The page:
Schumer and Higgins today vowed to fight to ensure Buffalo would be one of the 15 large cities chosen for the pilot program, saying that it would give a good boost of additional funding to the region to help with their efforts in combating the housing blight. Schumer and Higgins said that because they were introducing and fighting for the bill in Congress, there would be a high likelihood that the program would be implemented in Buffalo. Schumer and Higgins also said that Buffalo fits the bill's eligibility requirements for the pilot program, including significant population and employment loss over a period of years, resulting in widespread property vacancy and abandonment.
 
The new bill, The Community Regeneration Act, would:
 
  • Establish a threeyear, $300 million demonstration program that would select 15 small cities and 15 large cities experiencing large scale property vacancy and abandonment. Once selected, a city like Buffalo could use the funding to address its specific vacancy issues, including establishment or expansion of local regional land banks, deconstruction and demolition of vacant and abandoned properties, development of green infrastructure including renewable energy production, the adaptive reuse of architecturally, historically or culturally significant structures and the development of comprehensive plans to address vacant properties.
 
  • Authorize the U.S. Department of Housing and Urban Development (HUD) to provide grants of up to $250,000 to communities to help fund the planning and development process. It would also authorize a competitive innovative grants program for specific shortterm demonstration projects. Projects would include designing and creating green infrastructure, the establishment of recycling systems for recovered building materials, and/or the development of urban agriculture initiaties. The program would receive $25 million for the first year, and $12.5 million for each of the last two years.
 
  • Create a new council - the Federal Interagency Regeneration Communities Coordinating Council - that would include representatives from relevant federal agencies. The Council would develop federal agency support plans for the cities where the pilot program is implemented, offering technical assistance to grantees. The council would receive $24 million in funding.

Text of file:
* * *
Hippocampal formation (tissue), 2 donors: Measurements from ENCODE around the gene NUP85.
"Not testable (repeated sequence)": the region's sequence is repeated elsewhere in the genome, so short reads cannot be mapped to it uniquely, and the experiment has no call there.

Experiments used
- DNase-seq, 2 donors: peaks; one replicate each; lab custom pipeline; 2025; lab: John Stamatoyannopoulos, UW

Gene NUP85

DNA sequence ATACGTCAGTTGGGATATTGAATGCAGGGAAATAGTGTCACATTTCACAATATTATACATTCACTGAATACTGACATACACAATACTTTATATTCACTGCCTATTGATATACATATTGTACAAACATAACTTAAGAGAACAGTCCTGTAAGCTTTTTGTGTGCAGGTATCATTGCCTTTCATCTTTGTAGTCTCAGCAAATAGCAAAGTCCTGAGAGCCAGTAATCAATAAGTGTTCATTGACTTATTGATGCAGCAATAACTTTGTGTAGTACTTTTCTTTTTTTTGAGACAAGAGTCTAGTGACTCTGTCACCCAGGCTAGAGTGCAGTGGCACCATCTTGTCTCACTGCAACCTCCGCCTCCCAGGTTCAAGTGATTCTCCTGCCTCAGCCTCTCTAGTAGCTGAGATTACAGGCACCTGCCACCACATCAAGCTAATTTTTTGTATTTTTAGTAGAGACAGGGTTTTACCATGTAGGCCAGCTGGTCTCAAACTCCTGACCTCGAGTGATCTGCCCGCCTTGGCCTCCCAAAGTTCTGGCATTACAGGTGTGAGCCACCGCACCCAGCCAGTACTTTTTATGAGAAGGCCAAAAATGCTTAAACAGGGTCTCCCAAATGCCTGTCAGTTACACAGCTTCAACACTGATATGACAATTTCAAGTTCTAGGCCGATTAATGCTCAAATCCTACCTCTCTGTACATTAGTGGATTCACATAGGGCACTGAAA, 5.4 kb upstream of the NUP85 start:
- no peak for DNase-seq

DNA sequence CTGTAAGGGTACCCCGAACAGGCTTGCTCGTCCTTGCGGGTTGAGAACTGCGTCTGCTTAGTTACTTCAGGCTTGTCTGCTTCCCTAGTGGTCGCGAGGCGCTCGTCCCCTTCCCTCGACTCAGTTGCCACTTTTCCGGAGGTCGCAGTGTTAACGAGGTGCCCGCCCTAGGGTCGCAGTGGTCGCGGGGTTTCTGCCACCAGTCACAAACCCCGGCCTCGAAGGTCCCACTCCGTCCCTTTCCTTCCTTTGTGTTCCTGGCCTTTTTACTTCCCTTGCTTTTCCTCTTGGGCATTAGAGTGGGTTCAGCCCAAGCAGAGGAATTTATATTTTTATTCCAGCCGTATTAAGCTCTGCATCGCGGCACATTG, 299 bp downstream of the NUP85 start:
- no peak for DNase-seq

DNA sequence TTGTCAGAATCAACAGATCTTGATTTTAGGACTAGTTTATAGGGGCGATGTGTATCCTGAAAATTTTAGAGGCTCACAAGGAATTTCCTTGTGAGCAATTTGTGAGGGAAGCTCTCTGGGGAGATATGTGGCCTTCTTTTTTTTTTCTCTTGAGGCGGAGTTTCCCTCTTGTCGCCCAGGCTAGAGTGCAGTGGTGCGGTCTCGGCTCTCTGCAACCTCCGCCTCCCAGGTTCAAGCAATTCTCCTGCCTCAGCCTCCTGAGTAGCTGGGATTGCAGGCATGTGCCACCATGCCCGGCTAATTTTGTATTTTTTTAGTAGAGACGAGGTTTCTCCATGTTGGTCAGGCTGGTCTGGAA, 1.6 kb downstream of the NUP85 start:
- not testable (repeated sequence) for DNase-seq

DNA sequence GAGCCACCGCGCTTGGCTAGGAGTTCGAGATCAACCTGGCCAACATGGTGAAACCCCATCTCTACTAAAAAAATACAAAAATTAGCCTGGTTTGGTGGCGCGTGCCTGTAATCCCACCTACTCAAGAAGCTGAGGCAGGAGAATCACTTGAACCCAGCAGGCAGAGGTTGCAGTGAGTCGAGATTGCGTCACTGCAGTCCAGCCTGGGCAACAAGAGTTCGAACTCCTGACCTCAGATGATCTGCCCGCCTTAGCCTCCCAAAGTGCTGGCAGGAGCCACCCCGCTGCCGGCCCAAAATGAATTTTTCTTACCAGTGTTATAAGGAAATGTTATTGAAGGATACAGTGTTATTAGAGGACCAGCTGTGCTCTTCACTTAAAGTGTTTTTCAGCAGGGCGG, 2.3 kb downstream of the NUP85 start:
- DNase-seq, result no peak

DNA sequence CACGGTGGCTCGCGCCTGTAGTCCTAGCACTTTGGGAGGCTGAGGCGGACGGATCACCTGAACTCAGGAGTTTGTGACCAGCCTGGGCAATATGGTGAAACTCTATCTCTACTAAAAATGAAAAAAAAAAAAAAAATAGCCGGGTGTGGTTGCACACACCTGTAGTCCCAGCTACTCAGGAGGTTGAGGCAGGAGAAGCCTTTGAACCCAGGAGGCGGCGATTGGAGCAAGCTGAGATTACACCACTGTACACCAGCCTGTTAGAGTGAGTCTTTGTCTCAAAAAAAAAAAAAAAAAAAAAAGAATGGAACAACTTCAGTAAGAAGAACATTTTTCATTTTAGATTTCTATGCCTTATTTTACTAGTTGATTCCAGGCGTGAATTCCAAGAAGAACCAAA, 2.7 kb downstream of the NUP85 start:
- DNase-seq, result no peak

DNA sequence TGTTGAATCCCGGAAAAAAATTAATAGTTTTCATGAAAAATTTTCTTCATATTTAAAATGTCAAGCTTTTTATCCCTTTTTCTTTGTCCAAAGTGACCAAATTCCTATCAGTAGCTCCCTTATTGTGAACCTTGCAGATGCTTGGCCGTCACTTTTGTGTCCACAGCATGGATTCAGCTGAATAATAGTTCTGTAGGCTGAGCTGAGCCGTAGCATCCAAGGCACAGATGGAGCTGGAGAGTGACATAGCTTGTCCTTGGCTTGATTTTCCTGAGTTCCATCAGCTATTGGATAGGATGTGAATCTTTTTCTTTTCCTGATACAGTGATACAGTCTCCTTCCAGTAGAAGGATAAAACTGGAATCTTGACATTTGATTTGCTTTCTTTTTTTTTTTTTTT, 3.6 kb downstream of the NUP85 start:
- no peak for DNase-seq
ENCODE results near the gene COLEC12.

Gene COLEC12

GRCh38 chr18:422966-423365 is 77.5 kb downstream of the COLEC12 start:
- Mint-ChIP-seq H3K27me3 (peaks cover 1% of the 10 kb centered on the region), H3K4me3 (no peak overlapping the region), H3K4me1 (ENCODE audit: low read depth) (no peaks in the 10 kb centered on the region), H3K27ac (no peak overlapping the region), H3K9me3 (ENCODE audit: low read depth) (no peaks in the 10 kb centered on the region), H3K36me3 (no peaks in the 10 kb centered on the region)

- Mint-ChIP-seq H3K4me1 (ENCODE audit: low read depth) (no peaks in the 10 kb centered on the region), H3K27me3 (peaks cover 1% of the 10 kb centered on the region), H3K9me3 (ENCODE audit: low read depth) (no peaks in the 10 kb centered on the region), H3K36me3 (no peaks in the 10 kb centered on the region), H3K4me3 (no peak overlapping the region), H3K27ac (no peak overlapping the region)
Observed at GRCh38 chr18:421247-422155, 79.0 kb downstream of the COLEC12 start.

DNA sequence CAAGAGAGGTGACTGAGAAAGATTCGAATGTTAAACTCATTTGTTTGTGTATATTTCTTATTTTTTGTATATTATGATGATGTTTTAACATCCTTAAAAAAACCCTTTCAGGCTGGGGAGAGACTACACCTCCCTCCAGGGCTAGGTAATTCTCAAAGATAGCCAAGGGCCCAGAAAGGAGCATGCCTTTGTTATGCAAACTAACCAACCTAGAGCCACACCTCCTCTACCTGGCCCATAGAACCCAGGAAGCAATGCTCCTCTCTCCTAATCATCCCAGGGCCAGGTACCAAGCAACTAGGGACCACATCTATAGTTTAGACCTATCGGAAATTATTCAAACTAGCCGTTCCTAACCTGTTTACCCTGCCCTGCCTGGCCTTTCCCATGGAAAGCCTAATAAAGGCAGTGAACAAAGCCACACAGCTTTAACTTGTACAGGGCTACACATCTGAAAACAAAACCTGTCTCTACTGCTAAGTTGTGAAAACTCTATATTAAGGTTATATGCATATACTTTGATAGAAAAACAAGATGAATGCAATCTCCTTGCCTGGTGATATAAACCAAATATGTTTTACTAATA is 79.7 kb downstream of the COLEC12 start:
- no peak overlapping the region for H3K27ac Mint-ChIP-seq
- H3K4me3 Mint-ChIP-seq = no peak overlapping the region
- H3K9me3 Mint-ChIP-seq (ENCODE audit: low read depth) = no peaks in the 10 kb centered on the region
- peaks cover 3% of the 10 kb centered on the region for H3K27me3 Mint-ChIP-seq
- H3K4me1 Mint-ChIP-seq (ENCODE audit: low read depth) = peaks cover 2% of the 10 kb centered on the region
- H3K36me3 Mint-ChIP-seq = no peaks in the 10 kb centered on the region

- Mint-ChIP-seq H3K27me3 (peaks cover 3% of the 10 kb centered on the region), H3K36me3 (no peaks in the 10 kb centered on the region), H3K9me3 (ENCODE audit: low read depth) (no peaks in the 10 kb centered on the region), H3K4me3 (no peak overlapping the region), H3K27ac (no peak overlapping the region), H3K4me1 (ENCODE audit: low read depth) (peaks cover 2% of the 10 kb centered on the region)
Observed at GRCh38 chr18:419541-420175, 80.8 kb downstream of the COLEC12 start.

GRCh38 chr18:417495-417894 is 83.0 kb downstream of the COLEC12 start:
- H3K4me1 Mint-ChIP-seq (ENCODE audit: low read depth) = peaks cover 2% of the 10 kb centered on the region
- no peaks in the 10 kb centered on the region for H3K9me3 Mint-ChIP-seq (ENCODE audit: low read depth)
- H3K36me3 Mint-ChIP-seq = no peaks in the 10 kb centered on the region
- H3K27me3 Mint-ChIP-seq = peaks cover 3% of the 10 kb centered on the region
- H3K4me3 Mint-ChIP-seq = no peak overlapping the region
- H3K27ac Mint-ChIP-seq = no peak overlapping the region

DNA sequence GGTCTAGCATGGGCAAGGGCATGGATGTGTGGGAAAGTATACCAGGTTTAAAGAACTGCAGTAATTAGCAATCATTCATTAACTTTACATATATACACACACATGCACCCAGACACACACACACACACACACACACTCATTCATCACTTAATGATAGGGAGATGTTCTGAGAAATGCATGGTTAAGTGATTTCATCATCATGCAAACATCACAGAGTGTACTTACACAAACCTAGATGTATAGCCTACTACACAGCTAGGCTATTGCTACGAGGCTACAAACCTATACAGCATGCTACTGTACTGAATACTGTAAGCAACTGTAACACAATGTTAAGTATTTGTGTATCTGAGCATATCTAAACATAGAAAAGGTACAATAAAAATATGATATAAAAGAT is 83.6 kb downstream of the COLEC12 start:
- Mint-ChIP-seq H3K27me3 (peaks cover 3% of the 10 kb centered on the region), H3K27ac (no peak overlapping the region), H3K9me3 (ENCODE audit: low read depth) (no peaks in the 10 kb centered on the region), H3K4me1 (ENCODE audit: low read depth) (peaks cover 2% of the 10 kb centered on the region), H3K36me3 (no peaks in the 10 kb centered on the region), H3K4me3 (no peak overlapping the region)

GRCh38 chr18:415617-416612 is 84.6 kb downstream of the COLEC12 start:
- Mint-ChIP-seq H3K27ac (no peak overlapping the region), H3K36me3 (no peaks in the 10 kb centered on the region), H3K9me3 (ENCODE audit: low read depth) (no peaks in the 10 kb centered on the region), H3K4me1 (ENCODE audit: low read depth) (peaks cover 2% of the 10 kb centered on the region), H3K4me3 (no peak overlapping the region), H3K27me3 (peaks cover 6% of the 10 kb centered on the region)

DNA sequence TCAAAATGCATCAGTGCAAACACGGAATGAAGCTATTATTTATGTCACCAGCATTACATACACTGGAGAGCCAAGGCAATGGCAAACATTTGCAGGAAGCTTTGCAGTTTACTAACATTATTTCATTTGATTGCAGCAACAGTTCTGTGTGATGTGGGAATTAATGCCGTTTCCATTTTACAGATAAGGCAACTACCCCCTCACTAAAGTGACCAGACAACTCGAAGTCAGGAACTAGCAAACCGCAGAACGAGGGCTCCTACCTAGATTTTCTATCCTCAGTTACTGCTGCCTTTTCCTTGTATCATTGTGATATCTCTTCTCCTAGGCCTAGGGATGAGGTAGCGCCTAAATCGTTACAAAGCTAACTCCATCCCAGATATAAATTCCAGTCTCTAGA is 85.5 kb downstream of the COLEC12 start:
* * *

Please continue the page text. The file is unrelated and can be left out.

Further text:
"I thank Senator Schumer and Congressman Higgins for their leadership and for developing this creative federal legislation that could have a significantly positive impact on cities like Buffalo," said Mayor Byron W. Brown. "We have been fighting against the negative impact of vacant, dilapidated structures, dedicating precious financial resources to the necessary demolition of structures beyond repair and, more recently, working with nonprofit groups to fund the rehabilitation of salvageable properties. But the creation of a pilot project in Buffalo through the proposed Community Regeneration Act would help us dramatically reduce vacant structures that harm our residents' quality of life."
 
"In Cheektowaga we recognize that real solutions to vacant housing issues are best achieved by working cooperatively with our municipal partners as evidenced by ongoing progress made through the Buffalo/Cheektowaga Neighborhood Revitalization Task Force," said Town of Cheektowaga Supervisor Mary Holtz.  "I applaud the efforts of Senator Schumer and Congressman Higgins to recognize the stress vacant properties put on our neighborhoods and to fight for the assistance local communities desperately need to address these issues."